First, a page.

2.1. Mapping the Credit Crunch

A pilot study was carried out as an experiment to create a mood map of the credit crunch within the United Kingdom in conjunction with BBC Radio 4 iPM show . Based on what is the “singly most significant factor hurting the person the most about the credit crunch”, participants were asked to enter the first part of their postcode (postcode district) so their responses could be geo-tagged along with one of six options to choose from: mortgage or rent, fuel, food prices, holidays, other, or the credit crunch is not affecting me.
Between 26th April and 29th June 2008 there were 23475 responses to the survey with 48.8% of response saying that fuel was most significant factor hurting the person the most about the credit crunch (Figure 3). However there was spatial variation around the country with more respondents within Greater London saying it was either mortgage or rent, or food as shown in Figure 4.
Figure 3. Overall percentages for the Credit Crunch Survey.
Figure 4. Results of the Credit Crunch Survey Focused Around London (Note: the Colour represents the Most Frequent Response in the Postcode District).

2.2. Anti-Social Behaviour in East Anglia

The Credit Crunch Map has since led to BBC Look East, using the system to map peoples perceptions of anti-social behaviour.

Anti-Social Behaviour in East Anglia.

Each respondent was asked “what problems do you face where you live?” Respondents had five options: drunken youths, noisy neighbours, boy racers, no problems, great community and no problems. The survey ran between 4th July 2008 and 12th September 2008. During this time 6902 responses were received. Figure 5 shows the overall percentages, with 33.7% saying drunken youths with the other categories broken down relatively evenly between 14 to 18%. Figure 6 maps the responses with drunken youths clustering around urban areas such as Norwich and Newmarket.

Figure 5. Overall Percentages for the Anti-Social Behaviour Survey.
Figure 6. Results of the Anti-Social Behaviour Survey Focused Around East Anglia (Note: the Colour represents the Most Frequent Response in the Postcode District, click here to see the map).

2.3. The Manchester Congestion Charge

There was a proposal for Manchester in introduce a congestion charge zone motorists pay to drive in and out of the city at peak times. The BBC North West Tonight program wanted people’s reaction to the proposed Greater Manchester congestion charge, from within the city but also people who drive in from outside the region. As these people don’t get a vote but may end up paying the charge (subsequently the people of Manchester said no).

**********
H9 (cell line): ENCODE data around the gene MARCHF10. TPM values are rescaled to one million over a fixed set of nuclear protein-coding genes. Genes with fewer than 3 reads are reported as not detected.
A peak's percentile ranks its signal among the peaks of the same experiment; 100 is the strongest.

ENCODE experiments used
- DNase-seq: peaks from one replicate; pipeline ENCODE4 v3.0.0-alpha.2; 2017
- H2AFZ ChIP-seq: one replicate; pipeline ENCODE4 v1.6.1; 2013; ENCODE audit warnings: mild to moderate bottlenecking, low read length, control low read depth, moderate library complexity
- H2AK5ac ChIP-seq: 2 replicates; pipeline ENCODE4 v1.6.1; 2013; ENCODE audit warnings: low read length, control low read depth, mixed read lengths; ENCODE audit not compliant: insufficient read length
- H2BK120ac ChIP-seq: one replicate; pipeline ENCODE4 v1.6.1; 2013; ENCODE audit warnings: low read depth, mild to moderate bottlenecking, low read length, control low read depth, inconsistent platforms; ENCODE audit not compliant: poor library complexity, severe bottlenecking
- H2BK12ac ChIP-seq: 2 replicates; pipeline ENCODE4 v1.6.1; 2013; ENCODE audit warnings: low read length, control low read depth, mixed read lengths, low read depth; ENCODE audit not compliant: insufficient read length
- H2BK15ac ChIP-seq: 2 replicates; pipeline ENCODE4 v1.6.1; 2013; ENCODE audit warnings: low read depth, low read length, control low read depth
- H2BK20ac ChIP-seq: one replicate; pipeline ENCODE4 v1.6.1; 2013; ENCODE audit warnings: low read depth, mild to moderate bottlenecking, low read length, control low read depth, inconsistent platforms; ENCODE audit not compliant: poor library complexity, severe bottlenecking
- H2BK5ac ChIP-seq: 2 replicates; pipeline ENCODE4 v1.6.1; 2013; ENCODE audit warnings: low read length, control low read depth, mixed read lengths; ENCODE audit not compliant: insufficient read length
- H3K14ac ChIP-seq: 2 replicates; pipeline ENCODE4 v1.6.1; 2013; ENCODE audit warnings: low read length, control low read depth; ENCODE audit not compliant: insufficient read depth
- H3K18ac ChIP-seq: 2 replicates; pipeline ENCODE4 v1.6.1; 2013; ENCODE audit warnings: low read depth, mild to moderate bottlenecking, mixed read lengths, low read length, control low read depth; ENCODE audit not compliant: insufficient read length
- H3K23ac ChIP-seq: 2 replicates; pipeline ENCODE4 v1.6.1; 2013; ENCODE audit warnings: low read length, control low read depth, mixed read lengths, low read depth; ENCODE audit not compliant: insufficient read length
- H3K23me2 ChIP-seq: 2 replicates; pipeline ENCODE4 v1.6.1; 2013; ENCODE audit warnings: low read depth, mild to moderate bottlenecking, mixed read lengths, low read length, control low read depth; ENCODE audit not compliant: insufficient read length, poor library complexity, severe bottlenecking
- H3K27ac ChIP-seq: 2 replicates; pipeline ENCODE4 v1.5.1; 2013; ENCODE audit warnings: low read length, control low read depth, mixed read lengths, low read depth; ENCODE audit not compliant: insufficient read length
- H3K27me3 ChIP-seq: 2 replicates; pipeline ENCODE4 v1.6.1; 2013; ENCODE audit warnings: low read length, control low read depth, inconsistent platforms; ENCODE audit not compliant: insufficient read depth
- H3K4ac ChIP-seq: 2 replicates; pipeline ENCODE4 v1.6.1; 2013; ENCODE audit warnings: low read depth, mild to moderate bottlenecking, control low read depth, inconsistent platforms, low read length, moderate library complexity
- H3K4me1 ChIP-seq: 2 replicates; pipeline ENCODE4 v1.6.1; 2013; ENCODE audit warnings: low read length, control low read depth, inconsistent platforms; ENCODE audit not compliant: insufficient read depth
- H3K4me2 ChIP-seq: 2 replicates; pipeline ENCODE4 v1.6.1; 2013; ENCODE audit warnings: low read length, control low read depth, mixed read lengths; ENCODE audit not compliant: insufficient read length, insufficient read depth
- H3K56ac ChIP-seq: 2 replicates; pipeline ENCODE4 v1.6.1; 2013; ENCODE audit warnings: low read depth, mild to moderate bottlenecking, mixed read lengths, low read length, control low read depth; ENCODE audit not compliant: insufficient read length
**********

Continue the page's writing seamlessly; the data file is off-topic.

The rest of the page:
The Manchester Congestion Charge.

People were asked the following question “If a congestion charge is introduced in Greater Manchester, along with significant investment in public transport, will you:” and then asked to select one of the following options: drive and pay the charge, drive at different times, use public transport/motorbike/bicycle, work or shop elsewhere, or I am not affected by these changes. The survey began on 14th October 2008. By the 10th December 2008, there were 14933 responses with 46.8% saying they would work or shop elsewhere (Figure 7). This online collaboration provided a unique picture of how well the proposal was going down across the north west of England as the map is updated every day (Click here to see the final map).

Figure 7. Overall percentages for the Manchester Congestion Survey.

3. Geodemographic Profiles of Respondents

While we only asked for respondents or their first part of their postcode, many entered their full postcode as can be seen in Table 1. We note that this in not a representative sample but it does provide an opportunity to further investigate who is responding to such surveys. To gain this understanding we use two geodemographic classification schemes. First, the Acorn classification from CACI which categorises neighbourhoods based on multidimensional socio-demographic attributes. The second being the e-Society geodemographic classification (Longley et al., 2008) which categorizes neighbourhoods based on their engagement with new information communication technologies.